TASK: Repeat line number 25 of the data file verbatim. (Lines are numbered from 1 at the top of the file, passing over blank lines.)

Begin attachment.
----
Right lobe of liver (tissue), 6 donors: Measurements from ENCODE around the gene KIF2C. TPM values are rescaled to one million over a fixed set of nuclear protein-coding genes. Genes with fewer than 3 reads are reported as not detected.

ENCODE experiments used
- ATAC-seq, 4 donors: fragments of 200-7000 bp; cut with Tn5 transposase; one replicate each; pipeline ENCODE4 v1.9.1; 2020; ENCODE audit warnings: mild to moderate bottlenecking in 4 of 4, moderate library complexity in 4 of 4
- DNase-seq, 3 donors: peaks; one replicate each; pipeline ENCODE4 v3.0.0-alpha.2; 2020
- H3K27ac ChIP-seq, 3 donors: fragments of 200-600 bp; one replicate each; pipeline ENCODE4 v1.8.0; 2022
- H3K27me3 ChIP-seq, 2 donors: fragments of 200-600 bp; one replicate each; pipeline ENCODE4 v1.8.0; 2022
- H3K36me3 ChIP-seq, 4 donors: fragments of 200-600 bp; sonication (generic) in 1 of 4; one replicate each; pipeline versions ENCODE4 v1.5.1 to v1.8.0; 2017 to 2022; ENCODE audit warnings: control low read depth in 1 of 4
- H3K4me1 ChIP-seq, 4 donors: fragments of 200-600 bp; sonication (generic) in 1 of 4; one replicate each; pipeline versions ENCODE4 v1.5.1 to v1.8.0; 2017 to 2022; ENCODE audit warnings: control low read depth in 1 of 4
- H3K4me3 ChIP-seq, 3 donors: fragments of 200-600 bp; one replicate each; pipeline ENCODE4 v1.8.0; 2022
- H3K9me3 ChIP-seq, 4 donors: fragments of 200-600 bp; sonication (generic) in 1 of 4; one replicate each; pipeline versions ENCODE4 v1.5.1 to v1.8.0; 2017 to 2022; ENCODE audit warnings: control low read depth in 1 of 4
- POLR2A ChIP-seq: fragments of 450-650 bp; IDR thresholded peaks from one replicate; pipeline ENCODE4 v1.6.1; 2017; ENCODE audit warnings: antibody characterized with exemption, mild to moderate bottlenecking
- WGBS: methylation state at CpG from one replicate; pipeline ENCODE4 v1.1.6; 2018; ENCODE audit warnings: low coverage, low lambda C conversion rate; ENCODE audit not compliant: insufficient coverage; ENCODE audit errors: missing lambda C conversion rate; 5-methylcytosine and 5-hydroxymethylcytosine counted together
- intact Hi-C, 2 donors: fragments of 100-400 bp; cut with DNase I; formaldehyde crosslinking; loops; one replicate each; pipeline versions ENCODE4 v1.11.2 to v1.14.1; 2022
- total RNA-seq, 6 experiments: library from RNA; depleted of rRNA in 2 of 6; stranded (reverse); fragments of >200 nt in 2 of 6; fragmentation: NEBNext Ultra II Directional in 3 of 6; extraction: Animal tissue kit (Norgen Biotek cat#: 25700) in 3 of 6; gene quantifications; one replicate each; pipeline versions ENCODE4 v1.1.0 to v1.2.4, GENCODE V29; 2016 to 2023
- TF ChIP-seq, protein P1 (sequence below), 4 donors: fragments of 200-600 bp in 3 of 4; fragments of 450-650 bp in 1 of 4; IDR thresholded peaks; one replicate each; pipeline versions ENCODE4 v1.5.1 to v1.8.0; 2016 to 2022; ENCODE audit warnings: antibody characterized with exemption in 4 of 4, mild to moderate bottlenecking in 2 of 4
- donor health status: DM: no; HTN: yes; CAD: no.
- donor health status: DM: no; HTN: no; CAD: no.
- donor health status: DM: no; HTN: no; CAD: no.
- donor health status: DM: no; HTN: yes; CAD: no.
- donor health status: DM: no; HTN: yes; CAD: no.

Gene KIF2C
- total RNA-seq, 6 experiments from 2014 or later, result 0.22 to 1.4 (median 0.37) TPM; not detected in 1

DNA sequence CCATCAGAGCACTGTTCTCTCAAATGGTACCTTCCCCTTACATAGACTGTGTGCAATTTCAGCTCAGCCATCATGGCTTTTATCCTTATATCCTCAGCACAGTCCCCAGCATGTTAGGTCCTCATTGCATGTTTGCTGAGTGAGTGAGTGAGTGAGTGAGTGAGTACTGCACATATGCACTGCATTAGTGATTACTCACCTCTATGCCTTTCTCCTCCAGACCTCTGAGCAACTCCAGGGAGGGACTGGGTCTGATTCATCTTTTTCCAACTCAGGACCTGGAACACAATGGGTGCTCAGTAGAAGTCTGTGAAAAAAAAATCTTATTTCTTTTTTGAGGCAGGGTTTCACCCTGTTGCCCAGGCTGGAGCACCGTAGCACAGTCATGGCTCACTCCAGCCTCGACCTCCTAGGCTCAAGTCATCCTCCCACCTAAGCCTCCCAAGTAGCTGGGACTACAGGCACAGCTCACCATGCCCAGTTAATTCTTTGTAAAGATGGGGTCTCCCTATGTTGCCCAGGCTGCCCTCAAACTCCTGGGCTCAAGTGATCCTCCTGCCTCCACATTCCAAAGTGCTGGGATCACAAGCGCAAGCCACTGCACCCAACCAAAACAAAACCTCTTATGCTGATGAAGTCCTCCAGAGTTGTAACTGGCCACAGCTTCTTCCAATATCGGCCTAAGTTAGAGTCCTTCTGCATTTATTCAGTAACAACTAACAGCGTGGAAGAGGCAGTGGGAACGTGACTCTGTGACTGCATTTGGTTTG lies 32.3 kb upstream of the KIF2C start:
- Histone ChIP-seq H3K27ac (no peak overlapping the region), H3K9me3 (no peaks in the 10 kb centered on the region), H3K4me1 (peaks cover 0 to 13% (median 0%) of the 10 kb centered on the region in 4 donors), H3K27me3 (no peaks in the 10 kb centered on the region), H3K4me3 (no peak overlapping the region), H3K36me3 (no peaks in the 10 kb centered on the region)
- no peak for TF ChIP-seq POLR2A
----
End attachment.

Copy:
- no peak for TF ChIP-seq POLR2A